The Centre de danse du Marais founded by Michèle Carrance, lies within a U-shaped complex of three buildings. It is amongst the very few dance studios in Western Europe to be located in a listed building under a preservation order (classé à l’Inventaire des monuments historiques).
The main building as well as the South wing (to the left as one enters from the street) were built by the financier Guichard Faure, Sieur du Champ-de-Mars, very early in the Sixteenth Century. At his death in 1636, the Hôtel went to his son Nicolas, Sieur de Berlize, who enlarged it, and bought a large lot on the rue du Temple. At the latter’s death, the Hôtel de Berlize was sold to Claude Robert, Prosecutor at the Châtelet, and remained in the family until the Revolution. Sold yet again, the Hôtel was then split up. However, in 1835 a tradesman by name of Blézieux purchased the entire complex for his own use.
The Hôtel does not actually face directly onto the rue du Temple itself (a very ancient street formerly known as rue Pierre Aulart). One enters it through a short driveway, paved with great stones and bordered by two small dwellings on either side. The right-hand dwelling has kept its fine wooden staircase with a turned balustrade. At the bottom of the courtyard, the main building, as well as the left wing, both built in the early Sixteenth Century, present stone quoins at the windows and a steep-sided slate roof. In the same style, the entrance wing is due to work put in by Nicolas Faure circa 1640. As for the right wing, lighted by plain, high windows, it is later in style. Although mutilated in the Nineteenth Century, it has nonetheless kept a small wrought-iron Louis XIV staircase. Directly opposite, in the left wing, one finds a grand staircase, two arcades in breadth, almost certainly rebuilt in the early Eighteenth Century.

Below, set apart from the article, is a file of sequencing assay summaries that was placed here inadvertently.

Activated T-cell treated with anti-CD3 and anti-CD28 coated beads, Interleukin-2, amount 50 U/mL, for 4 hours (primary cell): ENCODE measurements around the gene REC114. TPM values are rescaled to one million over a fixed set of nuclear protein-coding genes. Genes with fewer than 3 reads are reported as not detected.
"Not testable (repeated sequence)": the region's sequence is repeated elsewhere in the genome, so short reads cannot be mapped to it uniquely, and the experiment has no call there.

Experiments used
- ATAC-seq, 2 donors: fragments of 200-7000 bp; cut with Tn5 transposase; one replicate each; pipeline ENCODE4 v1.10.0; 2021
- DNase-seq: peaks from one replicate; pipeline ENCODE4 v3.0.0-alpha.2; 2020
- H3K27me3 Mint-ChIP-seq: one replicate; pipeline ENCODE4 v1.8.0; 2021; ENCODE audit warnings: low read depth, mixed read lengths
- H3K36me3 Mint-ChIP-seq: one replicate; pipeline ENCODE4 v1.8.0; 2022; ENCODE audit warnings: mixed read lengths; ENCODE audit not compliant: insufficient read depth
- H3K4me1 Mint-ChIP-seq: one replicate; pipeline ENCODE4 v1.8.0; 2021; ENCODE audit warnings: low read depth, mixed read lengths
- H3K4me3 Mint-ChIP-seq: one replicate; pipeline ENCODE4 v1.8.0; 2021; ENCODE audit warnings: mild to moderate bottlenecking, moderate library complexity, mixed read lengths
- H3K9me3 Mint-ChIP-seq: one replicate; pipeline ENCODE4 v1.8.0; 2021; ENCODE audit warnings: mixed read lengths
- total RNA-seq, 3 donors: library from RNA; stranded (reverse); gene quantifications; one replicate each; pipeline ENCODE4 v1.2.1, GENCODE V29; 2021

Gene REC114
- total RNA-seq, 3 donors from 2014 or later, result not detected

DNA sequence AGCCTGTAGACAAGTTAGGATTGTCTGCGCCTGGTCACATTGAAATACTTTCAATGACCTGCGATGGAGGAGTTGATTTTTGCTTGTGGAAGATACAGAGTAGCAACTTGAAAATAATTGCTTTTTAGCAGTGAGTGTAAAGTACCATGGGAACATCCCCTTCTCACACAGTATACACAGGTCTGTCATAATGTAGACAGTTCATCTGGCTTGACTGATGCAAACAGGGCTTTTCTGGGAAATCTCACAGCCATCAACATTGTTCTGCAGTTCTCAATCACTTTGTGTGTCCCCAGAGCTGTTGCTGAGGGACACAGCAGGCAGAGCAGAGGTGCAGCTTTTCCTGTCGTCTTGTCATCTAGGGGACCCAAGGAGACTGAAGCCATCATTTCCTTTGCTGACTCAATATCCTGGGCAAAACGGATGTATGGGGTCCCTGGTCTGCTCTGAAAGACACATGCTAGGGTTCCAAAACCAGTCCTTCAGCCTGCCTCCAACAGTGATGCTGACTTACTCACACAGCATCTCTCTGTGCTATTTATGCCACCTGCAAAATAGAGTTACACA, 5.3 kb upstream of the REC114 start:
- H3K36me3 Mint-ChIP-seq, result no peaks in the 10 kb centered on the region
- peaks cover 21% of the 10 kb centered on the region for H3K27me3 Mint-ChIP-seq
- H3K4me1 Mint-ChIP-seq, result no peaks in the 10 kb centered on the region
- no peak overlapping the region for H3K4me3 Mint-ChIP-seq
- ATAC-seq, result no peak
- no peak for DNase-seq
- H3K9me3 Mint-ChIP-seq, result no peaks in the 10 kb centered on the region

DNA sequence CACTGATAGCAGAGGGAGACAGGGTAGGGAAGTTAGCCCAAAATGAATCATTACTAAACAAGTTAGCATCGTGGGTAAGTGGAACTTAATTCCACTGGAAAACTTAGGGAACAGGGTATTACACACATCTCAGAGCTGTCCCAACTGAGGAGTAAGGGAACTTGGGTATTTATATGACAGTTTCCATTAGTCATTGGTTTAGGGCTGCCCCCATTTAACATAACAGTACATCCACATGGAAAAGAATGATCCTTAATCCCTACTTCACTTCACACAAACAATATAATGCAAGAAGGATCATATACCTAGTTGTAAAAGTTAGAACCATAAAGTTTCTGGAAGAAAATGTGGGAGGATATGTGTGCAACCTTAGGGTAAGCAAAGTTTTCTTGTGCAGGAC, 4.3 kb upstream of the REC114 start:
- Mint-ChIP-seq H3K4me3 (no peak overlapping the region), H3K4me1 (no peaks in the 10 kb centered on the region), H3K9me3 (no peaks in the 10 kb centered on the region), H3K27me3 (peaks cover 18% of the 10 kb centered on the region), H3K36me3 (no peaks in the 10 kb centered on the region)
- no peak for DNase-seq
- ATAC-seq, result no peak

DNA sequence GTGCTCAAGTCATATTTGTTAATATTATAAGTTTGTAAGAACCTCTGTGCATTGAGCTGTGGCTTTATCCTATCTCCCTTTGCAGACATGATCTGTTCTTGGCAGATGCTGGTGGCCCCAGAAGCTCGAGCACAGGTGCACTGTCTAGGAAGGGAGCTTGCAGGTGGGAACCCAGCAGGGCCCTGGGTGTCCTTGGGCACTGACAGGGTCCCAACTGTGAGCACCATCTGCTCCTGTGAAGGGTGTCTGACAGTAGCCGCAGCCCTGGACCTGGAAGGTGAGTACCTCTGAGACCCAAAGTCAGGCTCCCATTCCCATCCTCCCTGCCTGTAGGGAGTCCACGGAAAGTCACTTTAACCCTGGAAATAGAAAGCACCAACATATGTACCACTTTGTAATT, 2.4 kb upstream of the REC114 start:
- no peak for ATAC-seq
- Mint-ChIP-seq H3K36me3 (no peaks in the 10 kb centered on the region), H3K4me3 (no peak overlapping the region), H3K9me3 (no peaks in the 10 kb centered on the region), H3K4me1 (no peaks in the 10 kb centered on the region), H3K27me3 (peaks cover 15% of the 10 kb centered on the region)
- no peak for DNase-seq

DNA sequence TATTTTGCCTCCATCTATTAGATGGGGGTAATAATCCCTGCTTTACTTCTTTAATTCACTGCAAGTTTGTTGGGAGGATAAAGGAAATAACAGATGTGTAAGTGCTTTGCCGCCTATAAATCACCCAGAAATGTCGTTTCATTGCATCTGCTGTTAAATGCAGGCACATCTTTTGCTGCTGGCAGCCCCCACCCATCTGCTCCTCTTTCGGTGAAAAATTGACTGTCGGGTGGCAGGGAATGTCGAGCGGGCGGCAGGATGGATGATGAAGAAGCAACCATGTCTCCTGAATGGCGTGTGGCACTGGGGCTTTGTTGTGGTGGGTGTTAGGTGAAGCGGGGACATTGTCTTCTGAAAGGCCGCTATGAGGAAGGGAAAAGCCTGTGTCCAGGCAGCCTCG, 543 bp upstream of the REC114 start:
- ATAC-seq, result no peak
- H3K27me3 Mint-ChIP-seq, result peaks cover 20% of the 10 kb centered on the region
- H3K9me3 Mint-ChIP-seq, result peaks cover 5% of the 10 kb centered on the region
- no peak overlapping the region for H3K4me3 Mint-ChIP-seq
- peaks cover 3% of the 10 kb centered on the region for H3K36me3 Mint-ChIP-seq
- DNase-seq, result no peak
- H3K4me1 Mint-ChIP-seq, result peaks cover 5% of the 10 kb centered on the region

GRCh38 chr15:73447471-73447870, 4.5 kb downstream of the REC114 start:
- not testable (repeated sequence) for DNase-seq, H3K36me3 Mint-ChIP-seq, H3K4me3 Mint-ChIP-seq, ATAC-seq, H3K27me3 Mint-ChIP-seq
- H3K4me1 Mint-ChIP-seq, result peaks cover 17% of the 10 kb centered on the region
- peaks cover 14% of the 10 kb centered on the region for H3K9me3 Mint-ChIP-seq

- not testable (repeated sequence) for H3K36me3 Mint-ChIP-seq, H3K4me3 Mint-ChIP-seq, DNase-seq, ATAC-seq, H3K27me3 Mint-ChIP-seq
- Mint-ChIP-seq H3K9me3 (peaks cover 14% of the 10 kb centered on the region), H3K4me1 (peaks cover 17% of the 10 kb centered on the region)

The first floor (mezzanine or étage noble) of the main building is made up of two very large rooms that boast intact Louis XIII painted ceilings - rediscovered only in 1971! The beams and joists and short-legs of the ceiling in the largest of the two rooms (the Salle Beethoven where the Nuits Blanches du Centre de danse du Marais were held), is entirely painted. One notes an interlaced M, being the monogramme of the Sieur de Montmagny, who is thought to have commissioned the decor between 1630 and 1640. In the smaller of the two rooms, vividly-painted iris, old-rose, poppy and lily flourish on the joists. Having been covered for so many years by a false ceiling, their colours are still bright; a few traces of early 19th Century decor persist as well.
Facing out at 6 rue Pierre au Lard, what was formerly a garden-shed with an umbrella-shaped frame, is now the Café de la Gare; it still has its carriage gates and iron slamming-posts.
With thanks to Alexandre Gady for allowing us to take this information from his book, Le Marais. Guide historique et architectural. Ed. Carré, 1994. Mr. Gady now chairs the Société pour la protection des paysages et de l’esthétique de la France.